The Klondike kickback: The Senate bill spares Alaska on Medicaid but screws blue states.

The Klondike Kickback: How the Senate Health Care Bill Screws Blue States on Medicaid While Sparing Alaska

The Klondike Kickback: How the Senate Health Care Bill Screws Blue States on Medicaid While Sparing Alaska

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June 22 2017 2:07 PM

The Klondike Kickback: How the Senate Health Care Bill Screws Blue States on Medicaid While Sparing Alaska

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The rare Kentucky leatherback, spotted in the wild.

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Buried deep in the Senate health care bill is a provision that is designed to penalize Northeastern states that have traditionally run generous Medicaid programs while carving out special exemptions for sparsely populated Western states like Alaska, which are conveniently represented by Republicans.

Jordan Weissmann Jordan Weissmann

Jordan Weissmann is Slate’s senior business and economics correspondent.

Call it the Klondike kickback.1 It is not the most egregious part of this legislation by any means, but it is one of the more infuriating bits if you happen to, say, live in New York.

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As you probably know by now, Republicans want to make a historic change to Medicaid by capping the amount of money the federal government spends on each patient. Currently, Washington and the states split the program's costs, with the feds covering a set percentage of every enrollee's care—whether they rack up $500 in medical bills or $50,000. Under the new system, that open-ended commitment would end. States would instead receive a fixed amount of money per Medicaid enrollee. Those grants would grow over time with inflation, but initially, they'd be based on each state's historical spending.

Some states are worse off under this system than others. Places like Alabama, Nevada, or South Carolina that have traditionally spent very little per enrollee would have their federal contribution capped low. Places like New York or Massachusetts that that spend a lot per enrollee would have their federal contribution capped high, and may be able to continue their own state funds to sustain their programs. This is a political problem for the GOP, since Republicans represent a lot of parsimonious states that try to keep their Medicaid budgets small.

So they've added a caveat. On page 64 of the bill, it says that if a state spends 25 percent more than average per patient, Washington will reduce its Medicaid contribution by up to 2 percent the next year. (So, if were scheduled to grow by 2.4 percent, it might only grow by .4 percent). If a state spends 25 percent less than average, it will see its contribution increased by 2 percent. Essentially, states—including much of the Northeast—would be penalized for being generous, in order to fund more Medicaid spending in states that are not. It's only a one-year penalty—so it's not designed to ratchet down funding for, say, New York or Massachusetts over time. But “it really is hurting states that, for a variety of reasons, have higher spending per beneficiary,” Edwin Park of the Center on Budget and Policy Priorities told me.*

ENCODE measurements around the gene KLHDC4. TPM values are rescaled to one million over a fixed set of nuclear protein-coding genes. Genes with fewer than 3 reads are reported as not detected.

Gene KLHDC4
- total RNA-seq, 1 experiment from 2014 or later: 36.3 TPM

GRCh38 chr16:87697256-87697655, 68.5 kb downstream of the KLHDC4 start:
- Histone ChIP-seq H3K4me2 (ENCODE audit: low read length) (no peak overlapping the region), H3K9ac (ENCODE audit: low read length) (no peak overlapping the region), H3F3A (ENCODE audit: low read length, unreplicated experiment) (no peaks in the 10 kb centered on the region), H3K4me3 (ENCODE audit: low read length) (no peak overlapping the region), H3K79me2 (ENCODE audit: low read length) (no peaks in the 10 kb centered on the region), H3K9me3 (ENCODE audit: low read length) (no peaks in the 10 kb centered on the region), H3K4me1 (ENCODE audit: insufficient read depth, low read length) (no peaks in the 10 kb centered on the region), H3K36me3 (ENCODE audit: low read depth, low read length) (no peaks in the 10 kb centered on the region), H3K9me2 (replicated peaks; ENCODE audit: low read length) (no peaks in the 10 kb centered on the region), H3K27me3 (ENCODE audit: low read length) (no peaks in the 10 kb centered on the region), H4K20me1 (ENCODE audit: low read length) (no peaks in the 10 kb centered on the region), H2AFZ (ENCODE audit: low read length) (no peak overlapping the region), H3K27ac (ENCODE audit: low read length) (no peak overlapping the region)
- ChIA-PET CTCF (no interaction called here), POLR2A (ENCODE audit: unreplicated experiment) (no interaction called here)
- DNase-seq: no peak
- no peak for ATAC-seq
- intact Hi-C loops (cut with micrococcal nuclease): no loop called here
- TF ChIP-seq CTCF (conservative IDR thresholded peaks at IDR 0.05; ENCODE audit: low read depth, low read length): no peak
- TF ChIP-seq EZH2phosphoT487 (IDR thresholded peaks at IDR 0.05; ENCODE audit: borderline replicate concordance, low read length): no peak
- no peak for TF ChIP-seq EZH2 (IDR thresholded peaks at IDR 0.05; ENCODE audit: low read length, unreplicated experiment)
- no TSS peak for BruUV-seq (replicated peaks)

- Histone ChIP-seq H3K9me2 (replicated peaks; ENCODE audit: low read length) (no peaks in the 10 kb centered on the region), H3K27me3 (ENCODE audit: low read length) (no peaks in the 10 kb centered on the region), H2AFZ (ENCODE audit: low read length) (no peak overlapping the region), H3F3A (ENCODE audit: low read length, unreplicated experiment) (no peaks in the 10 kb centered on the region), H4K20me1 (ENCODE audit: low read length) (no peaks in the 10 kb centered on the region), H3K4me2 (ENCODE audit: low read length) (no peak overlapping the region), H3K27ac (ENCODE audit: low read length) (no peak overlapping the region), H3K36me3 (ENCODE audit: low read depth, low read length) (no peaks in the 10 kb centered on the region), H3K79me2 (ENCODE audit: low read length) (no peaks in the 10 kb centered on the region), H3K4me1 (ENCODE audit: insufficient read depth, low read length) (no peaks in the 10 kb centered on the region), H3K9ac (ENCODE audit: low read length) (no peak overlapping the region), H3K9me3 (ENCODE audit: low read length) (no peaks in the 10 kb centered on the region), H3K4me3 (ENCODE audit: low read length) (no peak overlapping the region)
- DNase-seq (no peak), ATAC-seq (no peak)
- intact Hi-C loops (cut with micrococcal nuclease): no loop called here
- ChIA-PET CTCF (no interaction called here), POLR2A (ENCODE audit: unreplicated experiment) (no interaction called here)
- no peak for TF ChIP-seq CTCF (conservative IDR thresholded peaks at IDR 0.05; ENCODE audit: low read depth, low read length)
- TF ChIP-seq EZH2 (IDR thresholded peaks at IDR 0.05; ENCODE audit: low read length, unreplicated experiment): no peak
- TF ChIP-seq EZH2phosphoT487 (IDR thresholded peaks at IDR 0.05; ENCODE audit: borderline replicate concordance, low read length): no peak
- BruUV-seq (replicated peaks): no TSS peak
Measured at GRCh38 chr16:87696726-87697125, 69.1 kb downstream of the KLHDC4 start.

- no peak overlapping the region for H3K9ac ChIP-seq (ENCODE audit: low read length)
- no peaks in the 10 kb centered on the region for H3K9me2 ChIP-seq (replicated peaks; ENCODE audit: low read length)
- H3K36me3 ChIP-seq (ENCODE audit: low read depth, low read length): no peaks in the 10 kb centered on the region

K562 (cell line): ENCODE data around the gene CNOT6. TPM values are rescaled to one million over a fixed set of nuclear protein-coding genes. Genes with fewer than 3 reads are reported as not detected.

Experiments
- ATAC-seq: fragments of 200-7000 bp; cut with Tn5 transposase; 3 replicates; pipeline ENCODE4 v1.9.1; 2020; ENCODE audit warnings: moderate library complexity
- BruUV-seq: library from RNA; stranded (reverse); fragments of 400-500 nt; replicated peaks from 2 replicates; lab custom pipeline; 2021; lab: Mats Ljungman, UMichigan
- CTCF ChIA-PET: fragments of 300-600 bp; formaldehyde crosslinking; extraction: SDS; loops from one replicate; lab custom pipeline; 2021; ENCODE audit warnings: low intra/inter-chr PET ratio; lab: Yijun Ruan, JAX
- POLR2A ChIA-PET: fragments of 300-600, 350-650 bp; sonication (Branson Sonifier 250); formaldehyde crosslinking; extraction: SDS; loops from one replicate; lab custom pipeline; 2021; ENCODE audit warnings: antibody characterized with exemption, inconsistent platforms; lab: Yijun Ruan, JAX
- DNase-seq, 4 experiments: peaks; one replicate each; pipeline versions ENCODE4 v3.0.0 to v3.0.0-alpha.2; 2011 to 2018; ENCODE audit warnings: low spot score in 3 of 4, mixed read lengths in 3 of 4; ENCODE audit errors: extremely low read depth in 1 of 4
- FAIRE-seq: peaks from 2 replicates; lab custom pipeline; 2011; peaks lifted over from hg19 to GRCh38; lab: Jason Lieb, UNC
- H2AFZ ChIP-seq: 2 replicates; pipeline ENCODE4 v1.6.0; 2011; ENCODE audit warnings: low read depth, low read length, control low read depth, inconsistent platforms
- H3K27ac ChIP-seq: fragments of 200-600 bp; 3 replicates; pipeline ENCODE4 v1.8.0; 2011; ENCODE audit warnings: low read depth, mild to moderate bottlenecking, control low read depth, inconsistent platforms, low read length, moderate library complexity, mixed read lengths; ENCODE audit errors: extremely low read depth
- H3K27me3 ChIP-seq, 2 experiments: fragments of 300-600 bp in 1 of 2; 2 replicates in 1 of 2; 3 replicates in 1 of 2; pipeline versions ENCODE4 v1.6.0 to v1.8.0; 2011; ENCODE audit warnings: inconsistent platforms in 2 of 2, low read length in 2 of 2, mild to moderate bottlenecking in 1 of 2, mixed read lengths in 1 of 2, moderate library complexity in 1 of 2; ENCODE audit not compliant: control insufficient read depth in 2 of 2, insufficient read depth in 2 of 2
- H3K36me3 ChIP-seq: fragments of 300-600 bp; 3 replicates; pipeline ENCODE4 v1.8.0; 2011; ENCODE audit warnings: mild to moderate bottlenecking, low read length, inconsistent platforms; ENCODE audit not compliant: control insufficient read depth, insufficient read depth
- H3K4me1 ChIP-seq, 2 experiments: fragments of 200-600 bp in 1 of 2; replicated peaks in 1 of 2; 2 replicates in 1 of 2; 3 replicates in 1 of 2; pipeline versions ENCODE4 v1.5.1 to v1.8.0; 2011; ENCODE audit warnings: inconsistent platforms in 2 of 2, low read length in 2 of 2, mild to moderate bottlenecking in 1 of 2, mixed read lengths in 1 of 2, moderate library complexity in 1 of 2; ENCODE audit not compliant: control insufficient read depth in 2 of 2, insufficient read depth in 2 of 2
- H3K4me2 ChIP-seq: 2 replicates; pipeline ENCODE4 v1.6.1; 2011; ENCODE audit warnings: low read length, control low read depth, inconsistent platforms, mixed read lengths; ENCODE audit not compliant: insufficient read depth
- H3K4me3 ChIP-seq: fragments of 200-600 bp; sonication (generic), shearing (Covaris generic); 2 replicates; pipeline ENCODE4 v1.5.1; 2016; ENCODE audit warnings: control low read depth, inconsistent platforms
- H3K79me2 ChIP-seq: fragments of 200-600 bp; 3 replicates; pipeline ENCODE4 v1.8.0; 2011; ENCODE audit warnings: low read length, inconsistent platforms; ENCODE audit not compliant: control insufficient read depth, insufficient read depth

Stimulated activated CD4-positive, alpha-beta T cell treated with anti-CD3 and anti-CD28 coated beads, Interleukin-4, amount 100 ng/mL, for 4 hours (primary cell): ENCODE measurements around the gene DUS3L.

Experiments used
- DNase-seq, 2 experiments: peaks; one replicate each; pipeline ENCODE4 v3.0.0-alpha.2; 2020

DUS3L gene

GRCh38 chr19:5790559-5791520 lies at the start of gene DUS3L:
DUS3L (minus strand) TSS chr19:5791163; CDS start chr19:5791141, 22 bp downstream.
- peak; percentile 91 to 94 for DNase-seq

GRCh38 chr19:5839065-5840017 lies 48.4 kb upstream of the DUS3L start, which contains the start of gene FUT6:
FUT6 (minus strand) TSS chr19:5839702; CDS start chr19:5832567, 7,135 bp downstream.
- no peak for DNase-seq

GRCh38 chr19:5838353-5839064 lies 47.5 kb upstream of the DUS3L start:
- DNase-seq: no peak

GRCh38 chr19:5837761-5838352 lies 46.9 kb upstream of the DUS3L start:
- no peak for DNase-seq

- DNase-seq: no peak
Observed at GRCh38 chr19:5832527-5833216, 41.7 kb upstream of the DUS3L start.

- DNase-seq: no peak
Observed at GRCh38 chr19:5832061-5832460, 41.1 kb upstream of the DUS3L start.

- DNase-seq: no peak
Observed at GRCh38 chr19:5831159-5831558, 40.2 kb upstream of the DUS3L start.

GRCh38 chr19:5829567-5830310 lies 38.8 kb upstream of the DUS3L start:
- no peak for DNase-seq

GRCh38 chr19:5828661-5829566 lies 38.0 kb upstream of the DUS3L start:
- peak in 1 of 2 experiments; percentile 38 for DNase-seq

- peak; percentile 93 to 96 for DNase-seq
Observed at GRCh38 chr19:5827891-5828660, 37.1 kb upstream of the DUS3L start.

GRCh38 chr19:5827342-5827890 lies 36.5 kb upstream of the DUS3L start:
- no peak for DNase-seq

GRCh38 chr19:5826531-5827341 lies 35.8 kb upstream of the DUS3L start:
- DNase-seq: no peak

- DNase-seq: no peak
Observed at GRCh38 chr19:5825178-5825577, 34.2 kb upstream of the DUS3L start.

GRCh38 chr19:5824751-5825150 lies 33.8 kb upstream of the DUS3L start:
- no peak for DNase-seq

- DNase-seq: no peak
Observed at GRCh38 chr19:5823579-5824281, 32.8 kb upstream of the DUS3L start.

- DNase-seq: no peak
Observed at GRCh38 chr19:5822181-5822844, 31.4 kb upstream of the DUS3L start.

Except, that is, in states like Alaska. The bill states that this rule will not “apply to any State that has a population density of less than 15 individuals per square mile, based on the most recent data available from the Bureau of the Census.” In other words, rural areas like Montana, the Dakotas, and the great white north will be spared from this redistribution scheme.*

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Of course, some might say this is only fair. Medical care is expensive in rural areas because there aren't very many doctors. Alaska and North Dakota simply can't help it that they spend more per Medicaid than any other states in the country.

Of course, there are perfectly good reasons why densely populated and urban states spend big, other than their desire to run generous social welfare states (which they shouldn't be penalized for). Services like medical care are expensive in New York and Boston too, after all. But Chuck Schumer and Elizabeth Warren aren't Republicans. Alaska's Lisa Murkowski, of course, is.

1Credit for the nickname goes to Jon Bosscher on Twitter. Thanks Jon!

*Correction, June 22, 2017: This post originally misstated that the penalty would be based on whether the federal contribution was 25 percent above average. It is in fact based on combined state and federal Medicaid spending.

*Correction, June 23, 2017: Due to a copy-paste error, this post originally misstated that the Medicaid penalties would not apply to any state "that has a population density of less than 15 individuals per 23 square mile." The "23" was a line number in the bill.